China considering personal data law

Summary:Country's existing laws lack specific rules and definition for crimes related to personal data, which makes it tougher for law enforcement officers to convict criminals, report states.

China's police force is pushing for more regulated and clearly defined parameters on crimes involving the theft of personal data, as existing ones hamper its efforts to obtain convictions.

In a report on Tuesday, the China Daily interviewed Liao Jinrong, deputy director of the criminal investigation department under the Ministry of Public Security, who said while existing criminal laws cover the illegal obtaining, offering, or selling of personal data, they lack specific rules and definitions. This makes it difficult for law enforcement officials to secure convictions, he added. 

As such, the ministry is negotiating with China's Supreme People's Procuratorate and Supreme People's Court to push the legislation for the protection of personal data, Liao revealed.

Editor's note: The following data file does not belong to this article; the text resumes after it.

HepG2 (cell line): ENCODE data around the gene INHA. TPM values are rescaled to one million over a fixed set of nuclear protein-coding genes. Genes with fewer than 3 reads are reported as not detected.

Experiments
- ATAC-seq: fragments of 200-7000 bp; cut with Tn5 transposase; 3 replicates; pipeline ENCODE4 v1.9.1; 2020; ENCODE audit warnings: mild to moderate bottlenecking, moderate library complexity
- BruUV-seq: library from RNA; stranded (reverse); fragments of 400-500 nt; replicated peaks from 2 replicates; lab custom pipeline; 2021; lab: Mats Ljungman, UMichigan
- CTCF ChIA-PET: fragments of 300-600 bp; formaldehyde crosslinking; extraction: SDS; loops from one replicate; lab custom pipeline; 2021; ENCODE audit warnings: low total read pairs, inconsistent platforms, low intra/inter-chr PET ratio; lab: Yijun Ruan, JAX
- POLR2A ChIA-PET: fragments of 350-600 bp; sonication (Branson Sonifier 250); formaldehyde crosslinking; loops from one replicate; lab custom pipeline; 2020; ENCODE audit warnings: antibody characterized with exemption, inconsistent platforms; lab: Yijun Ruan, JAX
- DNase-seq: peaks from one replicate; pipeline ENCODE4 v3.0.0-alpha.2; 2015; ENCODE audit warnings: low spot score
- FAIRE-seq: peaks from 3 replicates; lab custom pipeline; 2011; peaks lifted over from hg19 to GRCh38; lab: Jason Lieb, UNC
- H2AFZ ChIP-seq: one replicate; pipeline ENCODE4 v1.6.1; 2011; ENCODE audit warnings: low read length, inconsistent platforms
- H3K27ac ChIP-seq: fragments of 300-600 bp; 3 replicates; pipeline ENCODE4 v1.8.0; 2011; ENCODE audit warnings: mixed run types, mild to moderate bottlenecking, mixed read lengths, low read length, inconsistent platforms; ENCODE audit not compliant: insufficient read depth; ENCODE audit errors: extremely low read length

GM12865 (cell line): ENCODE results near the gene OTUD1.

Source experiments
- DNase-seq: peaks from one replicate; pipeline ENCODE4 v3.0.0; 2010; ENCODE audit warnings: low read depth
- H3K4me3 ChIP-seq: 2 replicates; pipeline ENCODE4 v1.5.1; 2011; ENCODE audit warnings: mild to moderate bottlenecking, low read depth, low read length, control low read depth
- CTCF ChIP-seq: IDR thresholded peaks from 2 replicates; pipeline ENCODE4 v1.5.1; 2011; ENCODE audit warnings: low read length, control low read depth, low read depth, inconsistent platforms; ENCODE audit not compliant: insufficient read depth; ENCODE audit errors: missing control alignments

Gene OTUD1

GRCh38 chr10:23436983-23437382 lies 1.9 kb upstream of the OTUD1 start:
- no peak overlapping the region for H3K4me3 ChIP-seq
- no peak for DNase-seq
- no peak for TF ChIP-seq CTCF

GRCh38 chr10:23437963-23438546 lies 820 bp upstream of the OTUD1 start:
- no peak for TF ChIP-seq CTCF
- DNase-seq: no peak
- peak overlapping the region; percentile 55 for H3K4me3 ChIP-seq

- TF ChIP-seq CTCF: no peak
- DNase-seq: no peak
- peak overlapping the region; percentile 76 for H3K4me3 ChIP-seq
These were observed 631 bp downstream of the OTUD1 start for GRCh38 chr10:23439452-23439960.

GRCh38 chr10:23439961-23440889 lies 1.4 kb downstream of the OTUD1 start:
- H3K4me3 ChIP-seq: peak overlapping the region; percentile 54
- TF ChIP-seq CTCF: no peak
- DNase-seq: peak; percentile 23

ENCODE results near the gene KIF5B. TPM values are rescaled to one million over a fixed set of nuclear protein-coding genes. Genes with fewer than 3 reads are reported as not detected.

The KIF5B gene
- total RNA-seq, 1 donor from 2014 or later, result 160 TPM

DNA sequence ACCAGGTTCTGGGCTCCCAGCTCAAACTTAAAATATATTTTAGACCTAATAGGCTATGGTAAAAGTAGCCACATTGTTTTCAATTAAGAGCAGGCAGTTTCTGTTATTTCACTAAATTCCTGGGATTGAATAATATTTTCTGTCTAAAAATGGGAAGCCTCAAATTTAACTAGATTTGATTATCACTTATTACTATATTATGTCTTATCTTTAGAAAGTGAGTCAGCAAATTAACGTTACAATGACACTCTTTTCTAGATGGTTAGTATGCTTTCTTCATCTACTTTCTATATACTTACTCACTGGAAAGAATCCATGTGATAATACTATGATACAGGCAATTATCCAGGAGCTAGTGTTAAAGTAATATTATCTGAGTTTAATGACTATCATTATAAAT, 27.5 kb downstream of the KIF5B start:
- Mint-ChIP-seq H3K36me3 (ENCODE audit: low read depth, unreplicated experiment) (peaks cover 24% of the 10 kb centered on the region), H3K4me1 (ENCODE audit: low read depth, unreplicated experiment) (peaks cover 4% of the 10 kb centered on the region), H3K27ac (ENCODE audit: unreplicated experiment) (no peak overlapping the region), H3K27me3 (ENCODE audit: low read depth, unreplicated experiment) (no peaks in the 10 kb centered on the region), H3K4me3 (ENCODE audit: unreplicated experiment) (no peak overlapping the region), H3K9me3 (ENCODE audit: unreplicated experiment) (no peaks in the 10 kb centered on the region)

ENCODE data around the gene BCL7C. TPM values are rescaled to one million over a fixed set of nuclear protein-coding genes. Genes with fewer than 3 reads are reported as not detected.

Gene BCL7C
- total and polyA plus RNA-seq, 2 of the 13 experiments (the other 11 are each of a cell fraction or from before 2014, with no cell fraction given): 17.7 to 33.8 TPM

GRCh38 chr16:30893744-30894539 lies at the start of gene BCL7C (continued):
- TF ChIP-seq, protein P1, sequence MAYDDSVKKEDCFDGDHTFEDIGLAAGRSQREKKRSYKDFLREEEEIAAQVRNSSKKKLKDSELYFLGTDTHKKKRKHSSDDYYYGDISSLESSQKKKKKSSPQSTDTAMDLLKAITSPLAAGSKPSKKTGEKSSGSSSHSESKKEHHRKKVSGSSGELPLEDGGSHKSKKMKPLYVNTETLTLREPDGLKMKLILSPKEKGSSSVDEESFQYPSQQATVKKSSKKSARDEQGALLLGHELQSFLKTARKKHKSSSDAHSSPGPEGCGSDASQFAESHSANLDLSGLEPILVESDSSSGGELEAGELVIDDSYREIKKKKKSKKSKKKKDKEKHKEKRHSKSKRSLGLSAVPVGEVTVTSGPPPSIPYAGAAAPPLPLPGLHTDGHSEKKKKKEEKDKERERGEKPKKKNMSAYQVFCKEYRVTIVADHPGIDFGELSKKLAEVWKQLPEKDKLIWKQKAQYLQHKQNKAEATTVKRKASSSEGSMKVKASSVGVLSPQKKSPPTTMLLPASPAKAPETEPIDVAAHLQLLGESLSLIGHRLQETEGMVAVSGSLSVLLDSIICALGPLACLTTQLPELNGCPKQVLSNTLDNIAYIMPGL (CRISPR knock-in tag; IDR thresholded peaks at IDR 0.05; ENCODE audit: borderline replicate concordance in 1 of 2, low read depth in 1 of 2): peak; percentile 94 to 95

He added there is a growing demand for personal data and warned this may pose a number of threats such as blackmail and fraud.

China Daily noted the police launched a nationwide campaign this April to combat such crimes. In its first crackdown, officers from 20 provincial regions arrested nearly 2,000 suspects for allegedly stealing or disclosing personal information.

Some 44 people were identified providing illegal information, while it ended 161 unauthorized databases and closed 611 companies that illicitly conducted surveys, it added.

Other Asian nations have also stepped up data protection measures. Singapore's Data Protection Law has been in the works for several years, and opened for the third and final round of public consultation since March . Malaysia's Personal Data Protection Act came into effect in April 2010, while in 2007, India's government had enacted the country's Do-Not-Call directive .




Topics: Data Management, China, Government : Asia, Privacy, Security

About

Elly grew up on the adrenaline of crime fiction and it spurred her interest in cybercrime, privacy and the terror on the dark side of IT. At ZDNet Asia, she has made it her mission to warn readers of upcoming security threats, while also covering other tech issues.

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